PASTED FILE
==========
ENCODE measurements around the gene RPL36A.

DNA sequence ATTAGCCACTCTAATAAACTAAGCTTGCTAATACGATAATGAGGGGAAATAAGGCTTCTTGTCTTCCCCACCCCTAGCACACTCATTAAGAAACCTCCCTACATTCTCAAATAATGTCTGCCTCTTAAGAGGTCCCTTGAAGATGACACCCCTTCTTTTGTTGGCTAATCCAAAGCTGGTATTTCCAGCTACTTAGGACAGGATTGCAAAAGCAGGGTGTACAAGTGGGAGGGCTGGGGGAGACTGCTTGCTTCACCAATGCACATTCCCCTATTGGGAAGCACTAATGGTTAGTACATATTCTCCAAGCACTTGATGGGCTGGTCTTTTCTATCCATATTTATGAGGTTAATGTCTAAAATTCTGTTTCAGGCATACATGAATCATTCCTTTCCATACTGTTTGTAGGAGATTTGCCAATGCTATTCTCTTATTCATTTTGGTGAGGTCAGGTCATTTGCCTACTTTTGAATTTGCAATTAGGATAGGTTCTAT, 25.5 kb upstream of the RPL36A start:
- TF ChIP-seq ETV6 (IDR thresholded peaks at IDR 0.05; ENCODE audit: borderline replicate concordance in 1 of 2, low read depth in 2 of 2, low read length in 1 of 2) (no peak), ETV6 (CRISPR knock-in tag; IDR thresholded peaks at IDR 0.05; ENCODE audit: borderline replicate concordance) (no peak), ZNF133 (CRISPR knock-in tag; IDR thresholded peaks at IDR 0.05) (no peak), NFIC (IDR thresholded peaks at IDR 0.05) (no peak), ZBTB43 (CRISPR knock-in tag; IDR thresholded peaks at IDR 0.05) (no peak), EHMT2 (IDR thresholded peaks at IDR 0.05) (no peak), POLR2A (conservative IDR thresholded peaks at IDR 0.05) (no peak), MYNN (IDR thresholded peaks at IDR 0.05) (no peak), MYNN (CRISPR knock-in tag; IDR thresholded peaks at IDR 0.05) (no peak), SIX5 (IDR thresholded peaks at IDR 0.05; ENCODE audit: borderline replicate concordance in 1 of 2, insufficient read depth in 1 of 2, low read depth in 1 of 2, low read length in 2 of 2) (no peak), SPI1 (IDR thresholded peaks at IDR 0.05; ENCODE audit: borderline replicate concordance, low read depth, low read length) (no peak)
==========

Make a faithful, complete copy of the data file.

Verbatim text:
ENCODE measurements around the gene RPL36A.

DNA sequence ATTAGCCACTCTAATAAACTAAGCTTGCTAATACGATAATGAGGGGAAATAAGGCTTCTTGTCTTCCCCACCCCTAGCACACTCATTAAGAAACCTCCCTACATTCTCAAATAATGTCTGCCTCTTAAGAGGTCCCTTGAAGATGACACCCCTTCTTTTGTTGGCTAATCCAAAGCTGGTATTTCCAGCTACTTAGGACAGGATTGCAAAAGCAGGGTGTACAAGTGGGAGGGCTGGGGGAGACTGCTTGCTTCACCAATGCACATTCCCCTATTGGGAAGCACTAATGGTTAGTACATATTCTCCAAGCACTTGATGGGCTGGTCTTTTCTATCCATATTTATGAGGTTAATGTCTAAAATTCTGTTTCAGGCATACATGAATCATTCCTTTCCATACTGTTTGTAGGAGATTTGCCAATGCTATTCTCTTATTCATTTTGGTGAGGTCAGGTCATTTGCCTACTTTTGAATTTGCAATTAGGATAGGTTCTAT, 25.5 kb upstream of the RPL36A start:
- TF ChIP-seq ETV6 (IDR thresholded peaks at IDR 0.05; ENCODE audit: borderline replicate concordance in 1 of 2, low read depth in 2 of 2, low read length in 1 of 2) (no peak), ETV6 (CRISPR knock-in tag; IDR thresholded peaks at IDR 0.05; ENCODE audit: borderline replicate concordance) (no peak), ZNF133 (CRISPR knock-in tag; IDR thresholded peaks at IDR 0.05) (no peak), NFIC (IDR thresholded peaks at IDR 0.05) (no peak), ZBTB43 (CRISPR knock-in tag; IDR thresholded peaks at IDR 0.05) (no peak), EHMT2 (IDR thresholded peaks at IDR 0.05) (no peak), POLR2A (conservative IDR thresholded peaks at IDR 0.05) (no peak), MYNN (IDR thresholded peaks at IDR 0.05) (no peak), MYNN (CRISPR knock-in tag; IDR thresholded peaks at IDR 0.05) (no peak), SIX5 (IDR thresholded peaks at IDR 0.05; ENCODE audit: borderline replicate concordance in 1 of 2, insufficient read depth in 1 of 2, low read depth in 1 of 2, low read length in 2 of 2) (no peak), SPI1 (IDR thresholded peaks at IDR 0.05; ENCODE audit: borderline replicate concordance, low read depth, low read length) (no peak)